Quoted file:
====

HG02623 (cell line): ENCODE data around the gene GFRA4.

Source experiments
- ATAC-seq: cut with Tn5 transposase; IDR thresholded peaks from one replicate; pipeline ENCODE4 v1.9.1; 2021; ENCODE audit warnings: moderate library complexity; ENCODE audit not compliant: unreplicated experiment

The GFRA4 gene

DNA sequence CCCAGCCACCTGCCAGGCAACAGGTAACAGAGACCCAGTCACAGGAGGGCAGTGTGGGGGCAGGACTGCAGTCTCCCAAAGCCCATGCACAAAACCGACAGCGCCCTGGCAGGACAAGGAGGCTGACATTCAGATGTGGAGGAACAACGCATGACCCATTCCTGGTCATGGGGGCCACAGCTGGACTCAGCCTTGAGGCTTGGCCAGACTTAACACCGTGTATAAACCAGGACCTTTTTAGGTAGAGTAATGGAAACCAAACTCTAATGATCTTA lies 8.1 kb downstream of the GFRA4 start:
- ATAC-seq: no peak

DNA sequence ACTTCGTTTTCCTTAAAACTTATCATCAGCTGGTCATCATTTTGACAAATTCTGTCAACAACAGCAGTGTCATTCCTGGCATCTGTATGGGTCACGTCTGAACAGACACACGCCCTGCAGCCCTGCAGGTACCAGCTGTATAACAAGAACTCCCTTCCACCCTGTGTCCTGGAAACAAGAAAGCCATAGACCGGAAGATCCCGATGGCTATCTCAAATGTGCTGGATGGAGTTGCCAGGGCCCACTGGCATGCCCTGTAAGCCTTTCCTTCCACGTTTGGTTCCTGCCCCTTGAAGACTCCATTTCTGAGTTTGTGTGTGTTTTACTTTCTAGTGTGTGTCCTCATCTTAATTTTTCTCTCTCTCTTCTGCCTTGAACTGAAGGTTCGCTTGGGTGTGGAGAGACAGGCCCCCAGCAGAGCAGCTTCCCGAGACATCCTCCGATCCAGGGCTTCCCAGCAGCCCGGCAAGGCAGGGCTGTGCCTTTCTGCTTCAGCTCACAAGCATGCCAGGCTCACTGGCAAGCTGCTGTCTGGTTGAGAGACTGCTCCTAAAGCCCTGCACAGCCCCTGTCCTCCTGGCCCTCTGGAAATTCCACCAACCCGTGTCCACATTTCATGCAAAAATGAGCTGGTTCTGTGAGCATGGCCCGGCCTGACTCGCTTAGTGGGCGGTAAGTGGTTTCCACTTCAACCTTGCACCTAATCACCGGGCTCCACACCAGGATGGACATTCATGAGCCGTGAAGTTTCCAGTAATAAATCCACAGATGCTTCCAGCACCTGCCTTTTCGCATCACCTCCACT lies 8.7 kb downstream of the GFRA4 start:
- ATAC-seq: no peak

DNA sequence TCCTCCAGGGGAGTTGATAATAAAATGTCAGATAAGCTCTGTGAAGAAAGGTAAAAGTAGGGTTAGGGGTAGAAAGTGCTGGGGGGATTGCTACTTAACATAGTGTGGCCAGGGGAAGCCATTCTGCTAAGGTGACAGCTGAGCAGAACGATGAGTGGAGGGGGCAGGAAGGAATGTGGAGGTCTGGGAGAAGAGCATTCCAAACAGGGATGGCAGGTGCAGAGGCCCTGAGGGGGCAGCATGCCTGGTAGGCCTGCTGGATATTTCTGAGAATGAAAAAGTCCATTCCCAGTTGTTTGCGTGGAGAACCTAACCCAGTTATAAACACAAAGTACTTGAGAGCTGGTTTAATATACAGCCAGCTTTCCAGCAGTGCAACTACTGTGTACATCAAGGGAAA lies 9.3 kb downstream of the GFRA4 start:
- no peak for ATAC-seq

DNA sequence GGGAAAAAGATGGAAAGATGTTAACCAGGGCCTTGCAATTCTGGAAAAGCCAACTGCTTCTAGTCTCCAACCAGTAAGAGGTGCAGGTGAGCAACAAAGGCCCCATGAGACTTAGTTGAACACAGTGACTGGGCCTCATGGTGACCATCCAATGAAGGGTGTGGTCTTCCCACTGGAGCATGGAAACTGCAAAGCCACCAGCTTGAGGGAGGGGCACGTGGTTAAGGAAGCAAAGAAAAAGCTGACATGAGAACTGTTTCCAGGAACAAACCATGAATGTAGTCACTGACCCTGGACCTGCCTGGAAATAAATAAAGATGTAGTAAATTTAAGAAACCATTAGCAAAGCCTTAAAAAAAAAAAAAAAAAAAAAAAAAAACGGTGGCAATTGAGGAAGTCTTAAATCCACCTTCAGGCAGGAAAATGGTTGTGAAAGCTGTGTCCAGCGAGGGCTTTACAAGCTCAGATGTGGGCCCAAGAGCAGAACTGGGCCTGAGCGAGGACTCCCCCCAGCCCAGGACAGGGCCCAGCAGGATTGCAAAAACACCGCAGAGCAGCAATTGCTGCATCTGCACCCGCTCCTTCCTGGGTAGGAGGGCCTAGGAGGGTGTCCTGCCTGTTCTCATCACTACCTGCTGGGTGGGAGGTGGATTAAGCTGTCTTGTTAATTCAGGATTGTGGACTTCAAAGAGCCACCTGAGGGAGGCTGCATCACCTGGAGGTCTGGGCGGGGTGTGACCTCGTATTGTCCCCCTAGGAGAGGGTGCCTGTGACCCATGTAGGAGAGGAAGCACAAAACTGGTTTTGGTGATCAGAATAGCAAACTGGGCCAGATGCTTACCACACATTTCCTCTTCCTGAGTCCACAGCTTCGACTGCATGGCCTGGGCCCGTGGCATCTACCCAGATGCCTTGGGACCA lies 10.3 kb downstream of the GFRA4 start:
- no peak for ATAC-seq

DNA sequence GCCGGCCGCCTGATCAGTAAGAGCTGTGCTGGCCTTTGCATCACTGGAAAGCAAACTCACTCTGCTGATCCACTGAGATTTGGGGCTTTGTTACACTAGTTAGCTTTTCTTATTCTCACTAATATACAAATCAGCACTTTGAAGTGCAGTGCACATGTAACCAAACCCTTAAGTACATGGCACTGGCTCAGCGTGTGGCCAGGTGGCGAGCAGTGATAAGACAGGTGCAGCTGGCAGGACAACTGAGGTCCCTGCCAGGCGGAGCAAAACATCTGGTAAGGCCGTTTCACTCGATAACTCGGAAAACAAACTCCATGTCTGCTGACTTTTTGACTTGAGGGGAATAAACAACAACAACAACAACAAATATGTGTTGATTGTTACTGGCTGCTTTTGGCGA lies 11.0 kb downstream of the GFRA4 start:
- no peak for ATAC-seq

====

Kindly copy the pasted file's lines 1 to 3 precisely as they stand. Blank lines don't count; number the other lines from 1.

HG02623 (cell line): ENCODE data around the gene GFRA4.

Source experiments
- ATAC-seq: cut with Tn5 transposase; IDR thresholded peaks from one replicate; pipeline ENCODE4 v1.9.1; 2021; ENCODE audit warnings: moderate library complexity; ENCODE audit not compliant: unreplicated experiment